Saturday, June 27, 2009

U.S. Supreme Court, Girl's strip search ruled unconstitutional

(06-25) 18:42 PDT --

School officials violated the rights of a 13-year-old girl by strip-searching her to look for prescription-strength ibuprofen, the U.S. Supreme Court said Thursday in an unexpected 8-1 ruling that bolsters students' privacy rights.

The ruling moves most of the nation a step closer to California, where a 1988 state law prohibits school employees from conducting strip searches. The court appeared to leave the door open for the searches in some circumstances - but not when school officials are looking only for painkillers and have no evidence that a student is hiding them under her clothing.

The ruling, written by Justice David Souter, said authorities in a Safford, Ariz., middle school had grounds to search eighth-grader Savana Redding's backpack for pills, based on a fellow student's allegation that the girl was supplying them, but not to have a nurse search under her bra and underpants.

"What was missing ... was any indication of danger to the students from the power of the drugs or their quantity, and any reason to suppose that Redding was carrying pills in her underwear," Souter wrote in what may have been his last significant opinion. He is retiring after the 2008-09 term ends Monday.

Although school officials have more leeway than police to conduct searches, Souter said the Constitution's Fourth Amendment still requires educators to show a reasonable suspicion that a student is concealing contraband.

Justice Clarence Thomas, in a vehement dissent, said courts should stop interfering with school officials and leave them free, under a centuries-old standard, to act with the same authority as a parent to search or discipline students.

Such a constitutional interpretation is needed "to keep the judiciary from essentially seizing control of public schools," Thomas said. He said parents who object to a school's treatment of their children can ask their school board or legislature to change the rules, "send their children to private schools or home-school them, or they can simply move."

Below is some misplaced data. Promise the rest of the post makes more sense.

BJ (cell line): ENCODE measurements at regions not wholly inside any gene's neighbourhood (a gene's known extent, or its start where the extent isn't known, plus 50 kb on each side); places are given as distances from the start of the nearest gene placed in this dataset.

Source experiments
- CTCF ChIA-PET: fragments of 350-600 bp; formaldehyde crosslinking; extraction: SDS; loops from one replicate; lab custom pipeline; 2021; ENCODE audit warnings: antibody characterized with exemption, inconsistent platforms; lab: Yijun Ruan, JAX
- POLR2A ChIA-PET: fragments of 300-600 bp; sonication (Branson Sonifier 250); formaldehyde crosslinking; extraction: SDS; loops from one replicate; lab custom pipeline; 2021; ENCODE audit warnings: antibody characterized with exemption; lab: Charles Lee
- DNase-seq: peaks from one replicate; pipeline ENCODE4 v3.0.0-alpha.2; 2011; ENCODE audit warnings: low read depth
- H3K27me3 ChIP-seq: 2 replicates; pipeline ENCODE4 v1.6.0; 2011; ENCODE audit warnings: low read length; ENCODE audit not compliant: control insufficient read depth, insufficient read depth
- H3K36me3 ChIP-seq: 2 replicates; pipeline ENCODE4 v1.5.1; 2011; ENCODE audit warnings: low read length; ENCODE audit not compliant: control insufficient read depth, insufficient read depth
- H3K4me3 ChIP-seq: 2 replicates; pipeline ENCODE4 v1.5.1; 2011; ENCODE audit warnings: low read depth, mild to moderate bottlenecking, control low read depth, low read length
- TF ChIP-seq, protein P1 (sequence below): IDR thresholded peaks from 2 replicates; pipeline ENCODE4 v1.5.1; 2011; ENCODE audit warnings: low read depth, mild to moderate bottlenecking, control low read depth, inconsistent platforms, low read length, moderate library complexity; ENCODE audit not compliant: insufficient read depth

The ruling came from a court that has construed students' rights narrowly in some areas, including speech, and appeared ready to take the same step for drug-related searches at a hearing in April.

Souter told a lawyer during the session that he would "rather have the kid embarrassed by a strip search ... than to have some other kids dead because the stuff is distributed at lunchtime." Others made similar comments, and Justice Ruth Bader Ginsburg, the court's only woman, told a USA Today reporter later that some of her male colleagues didn't seem to understand the situation from a 13-year-old girl's perspective.

"I wanted to make sure no other person would have to go through this," Redding, now 19, said Thursday in a statement released by her lawyers at the American Civil Liberties Union. In an earlier court affidavit, she said the search was "the most humiliating experience I have ever had."

The case dates to October 2003, when the assistant principal at Safford Middle School pulled Redding out of class, brought her to his office and showed her four ibuprofen pills of 400 mg each, twice the dose of an over-the-counter Advil. School rules banned the pills on campus.

Redding denied she was distributing the pills and agreed to a search of her backpack, which found nothing. The administrator then sent her to the office of the school nurse, who told her to remove her clothes and pull out her bra and underpants for a further search, which again found no pills.

Her mother then sued the district and everyone involved in the search. Thursday's ruling upheld a decision by the Ninth U.S. Circuit Court of Appeals in San Francisco that a strip search of a student for an everyday painkiller crosses constitutional boundaries.

The Supreme Court ruled 7-2 that individual school officials were immune from damages because the girl's rights had not been clearly established at the time of the search. But the justices said Redding could seek damages against the school district if she can show the search was conducted under district policy.

Read the ruling

The ruling in Safford Unified School District #1 vs. Redding, 08-479, can be read at

E-mail Bob Egelko at

Thank you Connecticut DCF Watch for this story..

Connecticut DCF Watch

National Civil Rights Advocates For Families

P.O. Box 9775

Forestville, CT 06011-


P.S. For a FREE copy of our Parental Rights handbook with over 300 rulings, send us an email with "Request for free handbook" in subject line. There is also a FREE manual on "reasonable efforts" at our web site.

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